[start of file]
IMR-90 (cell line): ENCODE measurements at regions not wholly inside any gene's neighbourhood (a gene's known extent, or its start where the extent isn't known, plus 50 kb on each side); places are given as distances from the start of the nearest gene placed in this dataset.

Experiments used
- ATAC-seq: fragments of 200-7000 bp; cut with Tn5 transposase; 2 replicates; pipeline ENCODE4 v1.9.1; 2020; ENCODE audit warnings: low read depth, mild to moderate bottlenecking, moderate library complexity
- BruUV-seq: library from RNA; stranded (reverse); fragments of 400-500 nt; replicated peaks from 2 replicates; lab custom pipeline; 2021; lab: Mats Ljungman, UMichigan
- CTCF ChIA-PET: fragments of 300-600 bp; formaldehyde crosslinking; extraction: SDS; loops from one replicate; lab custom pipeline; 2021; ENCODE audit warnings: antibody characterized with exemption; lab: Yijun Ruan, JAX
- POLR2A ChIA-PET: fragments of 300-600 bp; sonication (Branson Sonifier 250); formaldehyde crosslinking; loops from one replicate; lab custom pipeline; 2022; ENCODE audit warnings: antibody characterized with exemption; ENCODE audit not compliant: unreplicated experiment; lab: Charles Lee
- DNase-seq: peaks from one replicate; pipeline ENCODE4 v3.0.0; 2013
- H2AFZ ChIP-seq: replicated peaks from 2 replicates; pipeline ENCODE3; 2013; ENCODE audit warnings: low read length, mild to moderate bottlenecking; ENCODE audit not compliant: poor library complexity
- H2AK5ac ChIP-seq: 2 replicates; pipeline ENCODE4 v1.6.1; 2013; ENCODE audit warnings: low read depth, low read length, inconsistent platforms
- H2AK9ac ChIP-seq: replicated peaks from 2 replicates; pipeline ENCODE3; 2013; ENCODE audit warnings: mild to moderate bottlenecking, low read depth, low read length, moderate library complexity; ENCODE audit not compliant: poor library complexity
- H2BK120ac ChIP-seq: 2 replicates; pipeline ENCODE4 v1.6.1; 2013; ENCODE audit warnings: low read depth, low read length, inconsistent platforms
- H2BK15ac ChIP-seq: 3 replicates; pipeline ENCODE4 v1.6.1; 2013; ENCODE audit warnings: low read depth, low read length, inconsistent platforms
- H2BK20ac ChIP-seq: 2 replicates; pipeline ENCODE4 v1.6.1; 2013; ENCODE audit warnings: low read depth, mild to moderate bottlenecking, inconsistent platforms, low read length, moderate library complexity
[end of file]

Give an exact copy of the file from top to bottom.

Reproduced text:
IMR-90 (cell line): ENCODE measurements at regions not wholly inside any gene's neighbourhood (a gene's known extent, or its start where the extent isn't known, plus 50 kb on each side); places are given as distances from the start of the nearest gene placed in this dataset.

Experiments used
- ATAC-seq: fragments of 200-7000 bp; cut with Tn5 transposase; 2 replicates; pipeline ENCODE4 v1.9.1; 2020; ENCODE audit warnings: low read depth, mild to moderate bottlenecking, moderate library complexity
- BruUV-seq: library from RNA; stranded (reverse); fragments of 400-500 nt; replicated peaks from 2 replicates; lab custom pipeline; 2021; lab: Mats Ljungman, UMichigan
- CTCF ChIA-PET: fragments of 300-600 bp; formaldehyde crosslinking; extraction: SDS; loops from one replicate; lab custom pipeline; 2021; ENCODE audit warnings: antibody characterized with exemption; lab: Yijun Ruan, JAX
- POLR2A ChIA-PET: fragments of 300-600 bp; sonication (Branson Sonifier 250); formaldehyde crosslinking; loops from one replicate; lab custom pipeline; 2022; ENCODE audit warnings: antibody characterized with exemption; ENCODE audit not compliant: unreplicated experiment; lab: Charles Lee
- DNase-seq: peaks from one replicate; pipeline ENCODE4 v3.0.0; 2013
- H2AFZ ChIP-seq: replicated peaks from 2 replicates; pipeline ENCODE3; 2013; ENCODE audit warnings: low read length, mild to moderate bottlenecking; ENCODE audit not compliant: poor library complexity
- H2AK5ac ChIP-seq: 2 replicates; pipeline ENCODE4 v1.6.1; 2013; ENCODE audit warnings: low read depth, low read length, inconsistent platforms
- H2AK9ac ChIP-seq: replicated peaks from 2 replicates; pipeline ENCODE3; 2013; ENCODE audit warnings: mild to moderate bottlenecking, low read depth, low read length, moderate library complexity; ENCODE audit not compliant: poor library complexity
- H2BK120ac ChIP-seq: 2 replicates; pipeline ENCODE4 v1.6.1; 2013; ENCODE audit warnings: low read depth, low read length, inconsistent platforms
- H2BK15ac ChIP-seq: 3 replicates; pipeline ENCODE4 v1.6.1; 2013; ENCODE audit warnings: low read depth, low read length, inconsistent platforms
- H2BK20ac ChIP-seq: 2 replicates; pipeline ENCODE4 v1.6.1; 2013; ENCODE audit warnings: low read depth, mild to moderate bottlenecking, inconsistent platforms, low read length, moderate library complexity